|Location:||All over Stockholm|
All year daily .
1 Day SEK 115, 3 Day SEK 230, 7 Day SEK 300.
Reductions for young, elderly.
|Dimension:||L=105.7km, 100 Stations.|
|Address:||Stockholms Tunnelbana, Tel: +46-, Fax: +46-,|
|As far as we know this information was accurate when it was published (see years in brackets), but may have changed since then.
Please check rates and details directly with the companies in question if you need more recent info.
|1941||begin of construction.|
|1951||first line inaugurated by the Swedish King.|
|1994||last station opened.|
The Stockholms Tunnelbana (T-Bana, Stockholm Subway) is a system of 100 stations on three lines which covers the area of the capital Stockholm. There are three lines with colour codes, the red, blue, and green line. The red (T13, T14) and blue line (T10, T11) have two alternative branches and the green line three (T17, T18, T19). Actually only 47 of the 100 stations are underground.
Beneath being the main means of transport for commuters into the city, it is also famous as an underground art gallery. Several of the stations have been transformed into magical pop art caverns with bright colours. And while most subway station in the world show some art, just to make them less uncomfortable and boring, several stations at Stockholm are really exceptional. The art is actually forced by the operator, the AB Storstockholms Lokaltrafik (SL), who even have a a webpage in English about the art. They have several documents for download, including a metro map showing the art stations. The information is also available as a booklet in the office of the SL.
The most impressive stations are the newer ones and those from the 1970s. The 1970s were a good era for Sweden, when the country produced famous people like ABBA, Björn Borg, Ingemar Stenmark and Frank Andersson. The stations were not built with vertical walls and horizontal ceiling any more. Instead the station was excavated as a huge cavern, the walls then covered with a drainage system, which drains away ground water, then the walls were covered with with a seven to eight cm thick layer of sprayed concrete. The concrete follows the shape of the rock and thus gives the illusion to be the rough rock face. The whole station looks like a huge, archaic cavern.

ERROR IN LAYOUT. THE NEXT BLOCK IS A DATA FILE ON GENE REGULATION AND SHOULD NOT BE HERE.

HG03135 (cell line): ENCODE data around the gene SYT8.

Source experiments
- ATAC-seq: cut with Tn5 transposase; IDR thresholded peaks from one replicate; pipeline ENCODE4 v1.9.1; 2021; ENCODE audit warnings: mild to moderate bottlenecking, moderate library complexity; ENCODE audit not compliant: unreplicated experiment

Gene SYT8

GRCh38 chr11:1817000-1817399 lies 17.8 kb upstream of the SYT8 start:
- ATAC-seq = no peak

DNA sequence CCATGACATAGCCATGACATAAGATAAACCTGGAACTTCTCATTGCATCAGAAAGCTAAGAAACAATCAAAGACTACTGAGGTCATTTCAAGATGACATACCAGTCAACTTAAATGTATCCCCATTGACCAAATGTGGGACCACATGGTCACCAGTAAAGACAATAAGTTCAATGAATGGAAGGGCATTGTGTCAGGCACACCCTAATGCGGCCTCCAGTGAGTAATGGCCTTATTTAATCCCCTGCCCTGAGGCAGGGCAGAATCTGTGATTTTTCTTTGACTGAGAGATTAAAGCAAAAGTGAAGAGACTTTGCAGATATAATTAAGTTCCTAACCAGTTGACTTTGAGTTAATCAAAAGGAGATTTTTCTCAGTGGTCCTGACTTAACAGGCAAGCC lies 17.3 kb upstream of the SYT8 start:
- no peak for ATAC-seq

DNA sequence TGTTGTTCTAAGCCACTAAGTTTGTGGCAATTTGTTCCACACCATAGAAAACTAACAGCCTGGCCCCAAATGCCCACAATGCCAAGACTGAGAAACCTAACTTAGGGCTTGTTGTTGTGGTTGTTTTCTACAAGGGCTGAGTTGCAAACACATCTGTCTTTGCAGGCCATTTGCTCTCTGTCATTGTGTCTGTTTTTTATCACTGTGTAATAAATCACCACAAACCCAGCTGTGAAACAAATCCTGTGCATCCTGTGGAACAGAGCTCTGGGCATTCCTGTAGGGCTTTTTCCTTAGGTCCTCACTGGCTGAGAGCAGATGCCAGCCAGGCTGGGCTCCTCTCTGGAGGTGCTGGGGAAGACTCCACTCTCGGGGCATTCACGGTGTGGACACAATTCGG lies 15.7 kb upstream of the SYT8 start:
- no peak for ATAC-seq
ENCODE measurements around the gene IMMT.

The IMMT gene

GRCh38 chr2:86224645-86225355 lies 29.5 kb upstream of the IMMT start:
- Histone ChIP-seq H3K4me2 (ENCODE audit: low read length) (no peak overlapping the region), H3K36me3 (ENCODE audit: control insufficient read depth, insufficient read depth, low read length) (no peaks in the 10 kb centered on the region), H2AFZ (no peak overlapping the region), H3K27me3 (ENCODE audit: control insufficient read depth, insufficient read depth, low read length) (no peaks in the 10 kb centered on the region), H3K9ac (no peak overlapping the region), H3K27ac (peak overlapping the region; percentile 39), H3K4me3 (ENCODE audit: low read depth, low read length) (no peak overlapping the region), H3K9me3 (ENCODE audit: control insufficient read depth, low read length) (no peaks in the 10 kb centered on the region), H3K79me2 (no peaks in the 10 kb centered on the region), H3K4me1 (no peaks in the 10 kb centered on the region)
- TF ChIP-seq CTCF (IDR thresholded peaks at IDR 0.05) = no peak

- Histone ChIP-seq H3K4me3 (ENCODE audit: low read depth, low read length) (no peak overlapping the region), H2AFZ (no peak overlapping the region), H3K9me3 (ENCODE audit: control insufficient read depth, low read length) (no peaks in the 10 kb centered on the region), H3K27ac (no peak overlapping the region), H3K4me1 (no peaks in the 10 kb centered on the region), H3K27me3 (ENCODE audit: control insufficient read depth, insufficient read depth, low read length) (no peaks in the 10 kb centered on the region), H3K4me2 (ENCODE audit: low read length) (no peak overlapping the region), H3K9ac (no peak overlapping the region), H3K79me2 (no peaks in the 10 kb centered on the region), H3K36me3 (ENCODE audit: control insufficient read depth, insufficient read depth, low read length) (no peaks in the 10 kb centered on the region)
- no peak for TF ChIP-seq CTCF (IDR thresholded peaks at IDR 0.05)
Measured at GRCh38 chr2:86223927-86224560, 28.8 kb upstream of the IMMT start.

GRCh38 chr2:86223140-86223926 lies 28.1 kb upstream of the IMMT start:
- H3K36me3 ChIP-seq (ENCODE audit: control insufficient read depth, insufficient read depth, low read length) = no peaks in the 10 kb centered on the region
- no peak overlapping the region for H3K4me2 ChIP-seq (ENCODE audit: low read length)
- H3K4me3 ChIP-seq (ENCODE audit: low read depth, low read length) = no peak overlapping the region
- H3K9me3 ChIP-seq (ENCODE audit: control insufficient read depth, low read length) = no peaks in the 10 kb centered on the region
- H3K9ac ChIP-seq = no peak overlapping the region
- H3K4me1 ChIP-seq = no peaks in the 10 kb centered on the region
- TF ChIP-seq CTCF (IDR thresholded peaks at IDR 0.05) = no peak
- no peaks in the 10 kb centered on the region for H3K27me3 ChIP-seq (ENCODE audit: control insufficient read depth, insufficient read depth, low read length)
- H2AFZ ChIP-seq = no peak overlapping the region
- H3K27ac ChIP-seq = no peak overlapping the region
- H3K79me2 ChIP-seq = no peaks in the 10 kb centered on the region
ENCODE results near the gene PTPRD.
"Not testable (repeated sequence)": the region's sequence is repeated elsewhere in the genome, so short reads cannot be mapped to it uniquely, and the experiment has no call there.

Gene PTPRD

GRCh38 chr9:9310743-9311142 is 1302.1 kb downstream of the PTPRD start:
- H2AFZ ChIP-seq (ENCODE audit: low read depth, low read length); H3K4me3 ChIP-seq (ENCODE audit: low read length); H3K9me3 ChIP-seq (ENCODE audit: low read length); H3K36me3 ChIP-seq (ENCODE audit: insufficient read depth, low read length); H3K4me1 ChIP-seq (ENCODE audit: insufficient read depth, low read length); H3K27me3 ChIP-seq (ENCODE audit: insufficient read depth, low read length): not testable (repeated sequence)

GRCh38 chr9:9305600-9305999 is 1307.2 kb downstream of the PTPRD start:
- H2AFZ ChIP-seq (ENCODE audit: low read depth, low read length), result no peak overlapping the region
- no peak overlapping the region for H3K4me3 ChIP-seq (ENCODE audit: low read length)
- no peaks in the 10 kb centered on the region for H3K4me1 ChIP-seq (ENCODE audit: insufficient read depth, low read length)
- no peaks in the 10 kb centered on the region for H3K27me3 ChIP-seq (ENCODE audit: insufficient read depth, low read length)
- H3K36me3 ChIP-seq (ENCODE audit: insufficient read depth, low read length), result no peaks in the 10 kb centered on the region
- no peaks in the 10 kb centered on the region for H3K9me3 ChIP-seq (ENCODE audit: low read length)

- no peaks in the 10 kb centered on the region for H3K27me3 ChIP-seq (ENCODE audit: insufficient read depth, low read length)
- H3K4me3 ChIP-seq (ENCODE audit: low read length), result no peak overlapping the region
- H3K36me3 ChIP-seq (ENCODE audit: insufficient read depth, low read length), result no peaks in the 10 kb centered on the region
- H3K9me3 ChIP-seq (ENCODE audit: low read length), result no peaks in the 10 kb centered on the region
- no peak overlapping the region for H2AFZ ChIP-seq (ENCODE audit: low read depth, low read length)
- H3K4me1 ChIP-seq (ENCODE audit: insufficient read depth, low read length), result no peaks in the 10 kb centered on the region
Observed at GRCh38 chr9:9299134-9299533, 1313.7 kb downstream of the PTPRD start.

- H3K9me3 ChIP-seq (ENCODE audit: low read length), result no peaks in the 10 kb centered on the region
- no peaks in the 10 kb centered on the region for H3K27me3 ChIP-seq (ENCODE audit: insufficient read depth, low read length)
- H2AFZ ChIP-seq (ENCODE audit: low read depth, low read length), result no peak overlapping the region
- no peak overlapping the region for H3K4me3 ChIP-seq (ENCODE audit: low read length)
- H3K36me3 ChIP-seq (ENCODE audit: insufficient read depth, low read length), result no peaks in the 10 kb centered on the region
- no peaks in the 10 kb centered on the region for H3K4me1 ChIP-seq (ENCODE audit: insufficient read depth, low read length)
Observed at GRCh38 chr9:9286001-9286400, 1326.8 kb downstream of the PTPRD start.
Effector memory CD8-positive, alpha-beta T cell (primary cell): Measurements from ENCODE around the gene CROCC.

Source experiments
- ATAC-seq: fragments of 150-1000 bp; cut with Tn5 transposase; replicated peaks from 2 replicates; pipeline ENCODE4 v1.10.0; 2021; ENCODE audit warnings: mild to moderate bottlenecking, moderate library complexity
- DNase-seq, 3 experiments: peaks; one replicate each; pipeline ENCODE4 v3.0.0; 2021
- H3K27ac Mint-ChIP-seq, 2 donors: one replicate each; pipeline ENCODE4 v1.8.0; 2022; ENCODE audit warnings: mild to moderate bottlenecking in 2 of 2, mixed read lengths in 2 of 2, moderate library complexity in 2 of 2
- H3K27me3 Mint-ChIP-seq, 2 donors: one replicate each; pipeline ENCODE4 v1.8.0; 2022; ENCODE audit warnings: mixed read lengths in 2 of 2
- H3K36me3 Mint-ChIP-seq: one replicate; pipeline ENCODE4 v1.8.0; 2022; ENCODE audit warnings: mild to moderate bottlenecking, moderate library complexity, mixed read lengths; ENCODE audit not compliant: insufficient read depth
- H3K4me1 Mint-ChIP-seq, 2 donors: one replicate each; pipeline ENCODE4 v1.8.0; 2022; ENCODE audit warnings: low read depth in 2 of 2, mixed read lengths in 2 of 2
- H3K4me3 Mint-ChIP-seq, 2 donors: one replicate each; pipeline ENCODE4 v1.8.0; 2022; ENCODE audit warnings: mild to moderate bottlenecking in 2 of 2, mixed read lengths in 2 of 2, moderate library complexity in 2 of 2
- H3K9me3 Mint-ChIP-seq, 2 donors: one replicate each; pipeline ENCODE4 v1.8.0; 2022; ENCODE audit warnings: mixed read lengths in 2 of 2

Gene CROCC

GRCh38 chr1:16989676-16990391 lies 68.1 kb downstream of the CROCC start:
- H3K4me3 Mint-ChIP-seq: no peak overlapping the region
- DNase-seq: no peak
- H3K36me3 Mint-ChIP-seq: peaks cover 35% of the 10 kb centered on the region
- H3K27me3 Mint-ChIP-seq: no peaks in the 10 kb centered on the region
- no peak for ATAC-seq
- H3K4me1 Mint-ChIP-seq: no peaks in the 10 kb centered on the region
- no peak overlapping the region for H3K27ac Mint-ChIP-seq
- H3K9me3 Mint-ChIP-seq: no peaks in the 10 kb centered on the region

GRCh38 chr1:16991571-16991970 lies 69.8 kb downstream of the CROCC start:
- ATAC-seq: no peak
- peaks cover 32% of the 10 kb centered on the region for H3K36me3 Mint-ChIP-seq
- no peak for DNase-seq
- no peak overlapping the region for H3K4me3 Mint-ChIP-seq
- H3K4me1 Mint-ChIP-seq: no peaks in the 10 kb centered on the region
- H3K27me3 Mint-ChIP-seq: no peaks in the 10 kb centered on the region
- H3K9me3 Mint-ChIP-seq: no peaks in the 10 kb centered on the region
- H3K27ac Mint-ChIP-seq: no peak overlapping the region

Solna centrum is painted in deep red, which gives the impression of a dramatically red night sky. Along the floor a sort of artificial horizon is painted on the wall, an almost 1,000 metres long spruce forest. It was designed by Anders Åberg and Karl-Olov Björk in 1975.
Tensta was designed by Helga Henschen in 1975 and celebrates the different cultures of the immigrants living around the station. There are paintings of flowers and animals, and phrases in many different languages. Highlight is a prehistoric cave in the central arch.
Rådhuset (Town Hall) has a pink coloured ceiling, and a sort of ethnographic exhibition. The artworks look like the exhibts of a local history museum, including "forgotten" leather bundles and baskets from the market in Kungsholmstorg. What looks like the plinth of a huge pillar is actually an equally faked chimney stack. It was designed by Sigvard Olsson in 1975.
Kungsträdgården is loacated at the baroque garden, and the station was built to reseble aspects of this place. The basic colour is green, there are white marble statues, a rock waterfall, and cast sculptures which were once located at the now gone Makalös Palace. An elm tree trunk clad in stone represents the Battle of the Elms, the protest of the loacls against the felling of the elm trees in the park, which was successful. Highlight of this station is the "archaeological dig" at the Arsenalsgatan exit. It looks like a Forum Romanum which was discovered during the construction of the station. The station was designed by Ulrik Samuelson in 1977.
The Hötorget station is on the oldest line, the green line, and is not actually a station with art. The station itself is built in the style of the 1950s and is well preserved, making it a monument and an artwork at the same time. The light green tiles on the walls and the yellow tiles on the floor are a typical design of the 1950s, the wooden escalators are preserved in their original state. Many of the 1950s stations were designed by Peter Celsing, the chief architect of the Stockholms Spårvägar (Stockholm Tramways), the Kulturhuset, Riksbanken and Filmhuset.
The last station was opened in 1994, but while no complete station was designed since then, the existing stations are renovated regularly. Numerous rather dull stations were transformed into artworks, other stations were used for temporary art exhibitions.